A bird which has become much more common in Norfolk than it used to be is the Buzzard. Previously only found in hilly parts of the country, Scotland, Wales and the Lake District, it has now spread across England to colonise moors, woodlands and many types of habitat. Its mewing cry is very distinctive as it rides the thermals, circling higher and higher in the sky. The buzzard is quite a slow flyer relying on patience rather than speed to catch its prey and will often sit on a tree, building or fence waiting for dinner to pass by. This could be a rat, rabbit, small mammal or ground dwelling bird. They also feed on a great deal of carrion which gets them blamed for deaths for which they are not responsible, especially in the case of game and lambs. This does not mean that they will not occasionally feed on these animals but the victims are often weak and unattended or already dead; worms and insects will also be eaten when more substantial food is not available. The Buzzard usually nests in the top of a tall tree producing 2 – 4 eggs which are incubated for a month by both parents and the chicks are looked after for 6 – 8 weeks. This is a protected bird and it is illegal to interfere with nests, injure or kill any individual. Norfolk has many shooting estates but any loss of game can be dramatically reduced by providing feeding stations with road kill and other carrion (no lead pellets or poison should be involved, of course) which the buzzards will quickly find. So let’s enjoy these beautiful raptors flying in our county.

 Migrating geese Sheila Sims

Migrating geese
Sheila Sims

Many birds migrate from their summer homes to spend the winter in other countries and how they find their way has always intrigued us. We know that birds are sensitive to the earth’s magnetic forces and that they also follow visual clues but it has recently been discovered that they remember smells and are able to detect odour trails to guide them for thousands of miles. It is also possible that other animals use these methods during mass migrations. There is still much more to discover about our amazing natural world.

Scent is also being used to confuse moths, the ones that eat our woollies. Of course, it isn’t the actual moths which do the damage but their larvae children which hatch from eggs laid in our wardrobes and feed on the contents. As we’ve talked about before, their natural food is fur and feathers and taxidermy exhibits at the Natural History Museum in London have suffered badly. A devious plan has been devised! Male moths have been coated with a female pheromone confusing other males into wasting time chasing them around with a view to mating, which of course can’t happen. Since this system has been in operation the number of moths in the museum has fallen by nearly 50%. These moths, though, are not always a nuisance because they provide a useful food source for other animals. Some years ago, when we lived in Cheshire, close to the suburbs of Manchester, we had large aviaries attached to our veterinary surgery yard. They provided accommodation, not only for convalescing avian patients, but also pet birds which happily nested in all sorts of inaccessible corners. The debris and feathers attracted clothe moths and in turn hundreds of bats which we spent many hours watching every evening. In the morning the entire yard would be gleaming silvery-gold with the moths’ wings that had been discarded by the bats. It was an amazing sight! Another example of how animals, which don’t always fit in with our ways, never the less play an important part in the big picture.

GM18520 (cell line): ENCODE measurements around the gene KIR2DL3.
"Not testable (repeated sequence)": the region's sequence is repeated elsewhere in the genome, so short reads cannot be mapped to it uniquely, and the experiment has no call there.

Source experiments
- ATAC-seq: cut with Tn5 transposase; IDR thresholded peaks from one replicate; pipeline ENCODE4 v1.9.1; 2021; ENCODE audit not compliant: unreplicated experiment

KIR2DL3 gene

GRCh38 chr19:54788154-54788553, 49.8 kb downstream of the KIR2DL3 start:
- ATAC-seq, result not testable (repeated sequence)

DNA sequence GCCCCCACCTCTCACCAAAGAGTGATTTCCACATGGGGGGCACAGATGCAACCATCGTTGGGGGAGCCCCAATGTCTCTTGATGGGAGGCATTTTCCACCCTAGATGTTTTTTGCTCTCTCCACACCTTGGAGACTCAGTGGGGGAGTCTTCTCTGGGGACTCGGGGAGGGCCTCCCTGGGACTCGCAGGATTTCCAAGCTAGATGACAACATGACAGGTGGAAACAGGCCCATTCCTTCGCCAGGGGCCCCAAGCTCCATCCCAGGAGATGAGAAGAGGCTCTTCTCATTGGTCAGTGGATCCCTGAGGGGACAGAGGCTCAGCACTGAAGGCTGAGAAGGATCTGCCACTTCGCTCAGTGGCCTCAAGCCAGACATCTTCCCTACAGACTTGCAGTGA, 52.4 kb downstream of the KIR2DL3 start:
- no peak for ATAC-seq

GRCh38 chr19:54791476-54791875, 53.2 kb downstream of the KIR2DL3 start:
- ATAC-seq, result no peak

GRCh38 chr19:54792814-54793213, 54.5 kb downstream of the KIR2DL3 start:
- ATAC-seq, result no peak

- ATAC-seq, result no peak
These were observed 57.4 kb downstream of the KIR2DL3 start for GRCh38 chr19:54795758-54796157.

Homer, the racing pigeon, still lives with us; he’s been here for over a year, now, and we are very attached to him even though he is an extremely messy bird!

 Homer Sheila Sims

Sheila Sims

Finally, before you set light to all the garden waste you have saved for your Guy Fawkes bonfire, please don’t forget to move it. There will be animals such as hedgehogs, toads, voles and many others which have found your pile a cosy place to rest. As soon as you have relocated everything, burn it straight away before they all creep back in.



Activities this month include:

  • Beginner’s guide to Norfolk birds, Wildlife walk & a stroll in the dark – all at Cley Marshes.
  • Visit to High Ash Farm.
  • Children’s Wildlife watch – Norwich Castle Museum. or 01603 625540.

  • Titchwell’s fabulous wildlife – Titchwell Nature Reserve. 01485 219779



©  Sheila Sims 2015.   Email: